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Artorius
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« Reply #14 on: January 11, 2010, 12:08:47 am »

OK a clock it shall remain. A piece came to me today that needs to have a clock inserted into it. I just happen to know of a clock that needs inserting into something. =) Mwhaaaaaaa haaahhhaahhaaaa
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Artorius
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« Reply #15 on: January 30, 2010, 05:26:20 pm »

After disassembly I was able to find the Makers mark.

Turns out this is a New Haven, 8-Day Mantle clock and is at least 50 years old as the company was sold off in bankruptcy court in 1960 after a long and colorful history.

It's already mounted in it's new home but there's a lot of work still to come.
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Artorius
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« Reply #16 on: February 06, 2010, 05:37:17 am »

Sneak Peek

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Alptraum
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« Reply #17 on: February 06, 2010, 08:54:41 am »

*slobber*
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Captain Shipton Bellinger
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« Reply #18 on: February 06, 2010, 10:39:07 am »

Bravo Sir! What a splendid re-housing for an old timepiece!

I sincerely hope I am not teaching Grandmama to suck eggs, but, If I may be so bold as to make a suggestion or two...?

Quote
...I got it working again after a good cleaning and greasing.

Primus: Did you use clock/watch oil for the lubrication? If not, the movement will almost certainly cease to function in the not-too-distant future. If it's not too late I would suggest soaking the movement in paraffin (kerosene) for a few days to remove any old claggy oil and, after allowing it to dry, judiciously lubricating it with the correct oils. Incorrect oiling/greasing is a major cause of Clock Death Syndrome - just ask your local watchmaker.

Secundus: If you're interested, I have a procedure for correcting the timing of pendulum clocks, which gives reasonable accuracy after one week.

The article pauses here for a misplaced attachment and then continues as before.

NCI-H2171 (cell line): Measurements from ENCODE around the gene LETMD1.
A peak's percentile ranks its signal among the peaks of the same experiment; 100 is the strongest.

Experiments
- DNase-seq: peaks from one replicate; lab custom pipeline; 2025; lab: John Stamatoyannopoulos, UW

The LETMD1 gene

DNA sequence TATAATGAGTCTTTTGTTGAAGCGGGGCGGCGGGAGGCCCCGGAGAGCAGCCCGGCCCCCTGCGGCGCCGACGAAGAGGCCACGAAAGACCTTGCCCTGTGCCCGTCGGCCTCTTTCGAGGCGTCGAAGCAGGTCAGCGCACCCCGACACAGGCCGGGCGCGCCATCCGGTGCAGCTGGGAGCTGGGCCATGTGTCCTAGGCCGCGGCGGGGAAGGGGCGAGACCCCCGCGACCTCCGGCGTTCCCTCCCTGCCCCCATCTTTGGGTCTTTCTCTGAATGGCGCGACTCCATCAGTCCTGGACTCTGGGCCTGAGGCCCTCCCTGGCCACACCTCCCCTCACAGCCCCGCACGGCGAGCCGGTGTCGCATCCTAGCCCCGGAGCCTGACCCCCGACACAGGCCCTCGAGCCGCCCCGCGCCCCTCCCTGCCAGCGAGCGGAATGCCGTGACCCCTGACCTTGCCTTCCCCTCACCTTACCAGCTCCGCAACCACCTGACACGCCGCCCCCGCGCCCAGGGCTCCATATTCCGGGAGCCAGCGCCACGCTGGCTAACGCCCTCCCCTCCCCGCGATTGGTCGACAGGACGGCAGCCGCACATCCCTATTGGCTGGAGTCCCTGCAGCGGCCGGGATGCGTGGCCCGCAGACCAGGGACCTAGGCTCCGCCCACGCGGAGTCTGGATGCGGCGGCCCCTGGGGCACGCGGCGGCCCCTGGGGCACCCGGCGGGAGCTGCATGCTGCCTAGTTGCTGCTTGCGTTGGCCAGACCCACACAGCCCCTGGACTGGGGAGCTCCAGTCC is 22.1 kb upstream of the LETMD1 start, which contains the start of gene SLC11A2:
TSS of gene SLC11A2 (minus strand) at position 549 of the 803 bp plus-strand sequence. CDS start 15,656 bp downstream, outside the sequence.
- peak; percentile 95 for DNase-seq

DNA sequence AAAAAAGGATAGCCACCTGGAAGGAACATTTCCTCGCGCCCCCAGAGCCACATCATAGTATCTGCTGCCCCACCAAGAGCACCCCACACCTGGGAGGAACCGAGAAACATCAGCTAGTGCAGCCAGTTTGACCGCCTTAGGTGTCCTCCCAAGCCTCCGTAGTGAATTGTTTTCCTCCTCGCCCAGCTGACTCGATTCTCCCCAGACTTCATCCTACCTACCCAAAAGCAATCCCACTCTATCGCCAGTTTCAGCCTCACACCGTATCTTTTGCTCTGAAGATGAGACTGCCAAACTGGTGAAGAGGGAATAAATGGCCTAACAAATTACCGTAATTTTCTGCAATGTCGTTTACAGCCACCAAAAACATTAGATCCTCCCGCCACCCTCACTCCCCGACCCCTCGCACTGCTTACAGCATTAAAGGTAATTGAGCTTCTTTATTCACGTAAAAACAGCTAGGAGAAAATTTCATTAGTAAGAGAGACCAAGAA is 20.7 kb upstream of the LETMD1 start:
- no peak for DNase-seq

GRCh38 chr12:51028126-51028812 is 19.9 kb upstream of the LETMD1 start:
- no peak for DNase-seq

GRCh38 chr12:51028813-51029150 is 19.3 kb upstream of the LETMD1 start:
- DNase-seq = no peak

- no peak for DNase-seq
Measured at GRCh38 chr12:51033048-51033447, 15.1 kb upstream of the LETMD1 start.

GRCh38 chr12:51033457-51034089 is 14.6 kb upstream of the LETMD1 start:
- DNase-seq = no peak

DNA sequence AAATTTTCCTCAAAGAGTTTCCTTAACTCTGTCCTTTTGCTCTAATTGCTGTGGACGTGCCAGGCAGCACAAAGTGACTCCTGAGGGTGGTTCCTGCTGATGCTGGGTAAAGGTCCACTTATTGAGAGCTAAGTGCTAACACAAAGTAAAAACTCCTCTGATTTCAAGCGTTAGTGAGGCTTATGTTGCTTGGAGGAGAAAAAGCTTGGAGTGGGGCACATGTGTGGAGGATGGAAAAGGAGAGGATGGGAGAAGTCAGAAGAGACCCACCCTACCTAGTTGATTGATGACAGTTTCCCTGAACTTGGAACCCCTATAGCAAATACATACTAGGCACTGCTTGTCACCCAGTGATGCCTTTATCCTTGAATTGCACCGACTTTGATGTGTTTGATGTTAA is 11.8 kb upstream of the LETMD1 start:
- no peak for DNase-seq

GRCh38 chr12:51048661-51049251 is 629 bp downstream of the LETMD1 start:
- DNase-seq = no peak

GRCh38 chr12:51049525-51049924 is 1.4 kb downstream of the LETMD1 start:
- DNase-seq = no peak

Just before Christmas I picked up a very poorly 30 day wall clock at a car boot sale for £5. After a moderate overhaul it is now working again and sitting in my study waiting to be rehoused in a nice new shiny steampunk casing, although only the Lord knows when I'll have the time for that.

You're never alone with a good clock. There's just something so comforting about the solid, measured tick.. tock.. tick.. tock.. always in the background.
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« Reply #19 on: February 06, 2010, 10:49:52 am »

ooh, shiny..... Smiley
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« Reply #20 on: February 11, 2010, 02:02:25 am »

You're never alone with a good clock. There's just something so comforting about the solid, measured tick.. tock.. tick.. tock.. always in the background.
Quite so, they're just so homely aren't they? What does it matter if they actually tell the time accurately as well? They're a nice ornament as is and going back to the OP, I would've been chuffed to bits to pick up that clock, working or otherwise, for the original $20 pricetag so congrats on that find! (and nice work so far too, glad you didn't gut it)
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« Reply #21 on: February 12, 2010, 10:08:52 pm »

it has quite a lot of potential
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Artorius
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« Reply #22 on: February 13, 2010, 05:43:06 am »

Thx for the moral support!

I did do a bit of research on clock movements, I love the internet  Cool

I soaked it in a "green clean" solution for brass and used a good clock gear lube kit. It had a decent layout of what to do and where to do it. It was really hard not to tear into it and re-purpose those beautiful gears though!

It will definitely live again. I got a little time with it tonight and made some progress. Coming along swimmingly.

I'm actually starting to be able to grasp things with my right hand again. Still gotta use my left hand to cut off nail heads lol.
But it's healing. Gotta work on the motorcycle tomorrow then back to the clock after the weekend.

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« Reply #23 on: February 13, 2010, 08:39:07 am »

I soaked it in a "green clean" solution for brass and used a good clock gear lube kit. It had a decent layout of what to do and where to do it.

Most excellent! I still have a movement that is soaking to remove what appears to be an amalgam of loctite and tar, but was probably machine oil/grease at one time.  Undecided

Quote
It was really hard not to tear into it and re-purpose those beautiful gears though! It will definitely live again.

Thank goodness you resisted the temptation to gut it. I am really looking forward to seeing the finished work.

Clocks have wheels, pinions, staffs, shafts, barrels and whatnot, by the way. No gears.

 Grin
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« Reply #24 on: July 05, 2010, 02:02:59 am »

I would have to say... Strip it. Instead of having a single clock you can make so many other things with the wonderful gears in there!! I do not have much experience with steampunk (mind you, I'm 13) but this is a brilliant clock with wonderful inner workings!